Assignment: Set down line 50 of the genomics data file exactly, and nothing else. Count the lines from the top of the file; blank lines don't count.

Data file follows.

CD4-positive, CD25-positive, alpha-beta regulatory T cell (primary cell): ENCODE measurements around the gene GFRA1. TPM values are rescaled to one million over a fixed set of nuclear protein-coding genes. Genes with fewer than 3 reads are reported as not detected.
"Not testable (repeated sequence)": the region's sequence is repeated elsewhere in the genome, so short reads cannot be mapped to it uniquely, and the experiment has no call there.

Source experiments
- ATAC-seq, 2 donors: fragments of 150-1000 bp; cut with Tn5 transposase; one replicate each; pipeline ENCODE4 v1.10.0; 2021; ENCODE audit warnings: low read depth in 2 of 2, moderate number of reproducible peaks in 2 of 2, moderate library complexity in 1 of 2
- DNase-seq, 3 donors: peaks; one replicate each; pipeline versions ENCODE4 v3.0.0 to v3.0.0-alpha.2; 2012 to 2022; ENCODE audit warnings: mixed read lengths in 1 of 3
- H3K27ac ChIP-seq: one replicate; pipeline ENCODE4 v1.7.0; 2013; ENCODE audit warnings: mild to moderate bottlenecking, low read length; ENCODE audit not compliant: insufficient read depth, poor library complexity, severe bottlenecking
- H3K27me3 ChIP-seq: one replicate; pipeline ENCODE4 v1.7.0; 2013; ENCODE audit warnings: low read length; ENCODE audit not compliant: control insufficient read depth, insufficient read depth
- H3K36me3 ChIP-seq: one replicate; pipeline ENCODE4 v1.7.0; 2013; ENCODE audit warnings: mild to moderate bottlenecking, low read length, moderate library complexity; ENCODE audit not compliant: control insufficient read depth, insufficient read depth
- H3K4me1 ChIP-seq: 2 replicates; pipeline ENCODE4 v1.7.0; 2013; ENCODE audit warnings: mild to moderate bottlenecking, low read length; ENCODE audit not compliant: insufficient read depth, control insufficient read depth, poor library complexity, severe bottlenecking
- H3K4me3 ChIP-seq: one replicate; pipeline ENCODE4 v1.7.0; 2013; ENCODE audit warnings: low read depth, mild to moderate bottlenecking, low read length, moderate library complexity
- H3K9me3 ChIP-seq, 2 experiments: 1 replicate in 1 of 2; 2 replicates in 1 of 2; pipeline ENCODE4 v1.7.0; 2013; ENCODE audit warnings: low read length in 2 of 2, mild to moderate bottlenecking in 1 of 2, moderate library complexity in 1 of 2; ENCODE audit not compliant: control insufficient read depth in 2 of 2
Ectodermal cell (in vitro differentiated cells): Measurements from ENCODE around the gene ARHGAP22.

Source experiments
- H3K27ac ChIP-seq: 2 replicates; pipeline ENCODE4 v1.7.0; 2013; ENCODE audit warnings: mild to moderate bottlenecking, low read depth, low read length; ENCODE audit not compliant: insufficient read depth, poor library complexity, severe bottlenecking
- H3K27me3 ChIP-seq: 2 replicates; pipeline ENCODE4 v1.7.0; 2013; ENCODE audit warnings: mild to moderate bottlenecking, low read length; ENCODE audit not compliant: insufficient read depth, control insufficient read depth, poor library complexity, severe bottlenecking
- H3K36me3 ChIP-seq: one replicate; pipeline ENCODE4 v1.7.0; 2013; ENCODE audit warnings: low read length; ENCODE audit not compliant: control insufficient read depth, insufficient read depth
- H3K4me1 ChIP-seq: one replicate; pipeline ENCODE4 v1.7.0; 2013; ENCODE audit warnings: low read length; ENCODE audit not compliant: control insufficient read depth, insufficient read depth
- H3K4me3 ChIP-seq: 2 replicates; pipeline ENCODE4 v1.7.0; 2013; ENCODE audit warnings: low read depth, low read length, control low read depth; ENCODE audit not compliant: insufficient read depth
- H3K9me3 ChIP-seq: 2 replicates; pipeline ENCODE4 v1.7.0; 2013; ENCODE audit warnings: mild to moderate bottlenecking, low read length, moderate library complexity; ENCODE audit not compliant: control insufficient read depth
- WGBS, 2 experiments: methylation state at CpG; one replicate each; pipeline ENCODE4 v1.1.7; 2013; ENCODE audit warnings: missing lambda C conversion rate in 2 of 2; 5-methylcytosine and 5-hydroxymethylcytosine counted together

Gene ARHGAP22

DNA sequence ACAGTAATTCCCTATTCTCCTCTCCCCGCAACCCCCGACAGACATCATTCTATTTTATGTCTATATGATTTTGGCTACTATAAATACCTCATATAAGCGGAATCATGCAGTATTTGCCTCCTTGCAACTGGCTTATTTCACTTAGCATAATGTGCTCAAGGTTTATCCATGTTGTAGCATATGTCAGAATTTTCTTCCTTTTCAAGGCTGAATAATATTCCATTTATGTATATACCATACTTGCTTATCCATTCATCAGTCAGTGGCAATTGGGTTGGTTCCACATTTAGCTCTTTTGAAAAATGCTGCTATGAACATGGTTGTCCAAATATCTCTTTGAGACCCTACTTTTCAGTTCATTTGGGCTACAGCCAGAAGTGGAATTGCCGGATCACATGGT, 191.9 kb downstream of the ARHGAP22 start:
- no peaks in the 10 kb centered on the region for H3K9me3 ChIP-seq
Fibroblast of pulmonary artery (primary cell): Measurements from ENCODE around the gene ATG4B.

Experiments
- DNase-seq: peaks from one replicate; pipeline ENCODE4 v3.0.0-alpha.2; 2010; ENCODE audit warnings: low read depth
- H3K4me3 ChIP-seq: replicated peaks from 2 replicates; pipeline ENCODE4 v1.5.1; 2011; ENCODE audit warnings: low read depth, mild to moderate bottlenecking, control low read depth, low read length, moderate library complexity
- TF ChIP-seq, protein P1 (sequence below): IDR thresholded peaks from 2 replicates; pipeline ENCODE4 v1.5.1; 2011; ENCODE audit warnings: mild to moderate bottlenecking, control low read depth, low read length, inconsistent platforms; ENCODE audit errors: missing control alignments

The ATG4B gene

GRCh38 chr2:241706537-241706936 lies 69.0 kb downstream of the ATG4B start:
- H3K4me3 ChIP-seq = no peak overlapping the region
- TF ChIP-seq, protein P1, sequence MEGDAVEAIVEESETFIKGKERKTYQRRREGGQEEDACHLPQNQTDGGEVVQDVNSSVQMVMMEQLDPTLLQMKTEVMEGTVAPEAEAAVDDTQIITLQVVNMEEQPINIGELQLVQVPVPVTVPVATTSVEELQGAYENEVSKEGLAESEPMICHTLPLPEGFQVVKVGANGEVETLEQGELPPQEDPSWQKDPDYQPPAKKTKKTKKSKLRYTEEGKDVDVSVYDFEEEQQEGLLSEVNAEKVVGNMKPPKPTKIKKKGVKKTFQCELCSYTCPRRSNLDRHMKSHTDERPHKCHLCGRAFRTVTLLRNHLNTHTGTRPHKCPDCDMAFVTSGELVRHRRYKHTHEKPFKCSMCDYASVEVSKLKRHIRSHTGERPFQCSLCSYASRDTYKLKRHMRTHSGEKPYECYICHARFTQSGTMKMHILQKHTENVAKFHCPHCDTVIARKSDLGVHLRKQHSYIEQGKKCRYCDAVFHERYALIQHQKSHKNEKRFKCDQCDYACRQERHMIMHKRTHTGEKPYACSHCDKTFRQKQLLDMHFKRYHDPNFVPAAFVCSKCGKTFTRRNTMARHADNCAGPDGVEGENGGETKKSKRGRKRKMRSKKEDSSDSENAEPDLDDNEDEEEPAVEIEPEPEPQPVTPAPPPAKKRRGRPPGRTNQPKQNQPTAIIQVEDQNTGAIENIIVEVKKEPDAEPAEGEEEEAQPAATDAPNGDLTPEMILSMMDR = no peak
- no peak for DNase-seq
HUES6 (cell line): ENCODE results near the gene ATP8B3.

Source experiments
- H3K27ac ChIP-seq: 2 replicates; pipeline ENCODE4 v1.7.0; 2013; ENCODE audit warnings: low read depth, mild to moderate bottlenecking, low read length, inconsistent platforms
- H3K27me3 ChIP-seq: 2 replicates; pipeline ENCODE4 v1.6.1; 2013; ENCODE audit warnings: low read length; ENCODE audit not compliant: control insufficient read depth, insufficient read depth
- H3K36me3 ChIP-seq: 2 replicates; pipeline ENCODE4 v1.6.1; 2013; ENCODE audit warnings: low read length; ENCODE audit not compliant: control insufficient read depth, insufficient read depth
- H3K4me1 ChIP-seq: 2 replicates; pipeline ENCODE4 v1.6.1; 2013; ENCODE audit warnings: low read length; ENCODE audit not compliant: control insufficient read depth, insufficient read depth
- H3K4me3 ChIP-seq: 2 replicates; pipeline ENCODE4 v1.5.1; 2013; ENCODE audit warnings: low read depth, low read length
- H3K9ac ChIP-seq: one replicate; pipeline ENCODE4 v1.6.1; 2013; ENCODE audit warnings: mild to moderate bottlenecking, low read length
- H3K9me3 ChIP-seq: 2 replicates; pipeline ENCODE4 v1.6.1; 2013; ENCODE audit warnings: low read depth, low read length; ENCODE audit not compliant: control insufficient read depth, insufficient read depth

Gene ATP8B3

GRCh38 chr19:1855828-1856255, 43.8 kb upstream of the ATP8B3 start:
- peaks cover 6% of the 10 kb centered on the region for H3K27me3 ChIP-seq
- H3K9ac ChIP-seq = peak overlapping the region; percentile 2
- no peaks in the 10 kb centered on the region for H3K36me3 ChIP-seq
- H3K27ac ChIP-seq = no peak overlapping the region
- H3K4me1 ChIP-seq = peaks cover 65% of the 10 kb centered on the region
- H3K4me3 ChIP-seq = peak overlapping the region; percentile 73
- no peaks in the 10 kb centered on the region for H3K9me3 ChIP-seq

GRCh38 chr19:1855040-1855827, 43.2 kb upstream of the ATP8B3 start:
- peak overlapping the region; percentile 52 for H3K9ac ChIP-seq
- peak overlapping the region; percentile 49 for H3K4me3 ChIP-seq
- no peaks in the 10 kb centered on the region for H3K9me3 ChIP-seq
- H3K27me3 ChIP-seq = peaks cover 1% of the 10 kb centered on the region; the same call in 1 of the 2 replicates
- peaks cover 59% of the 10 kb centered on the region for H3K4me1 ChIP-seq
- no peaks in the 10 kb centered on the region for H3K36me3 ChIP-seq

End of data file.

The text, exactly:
- H3K4me3 ChIP-seq = peak overlapping the region; percentile 73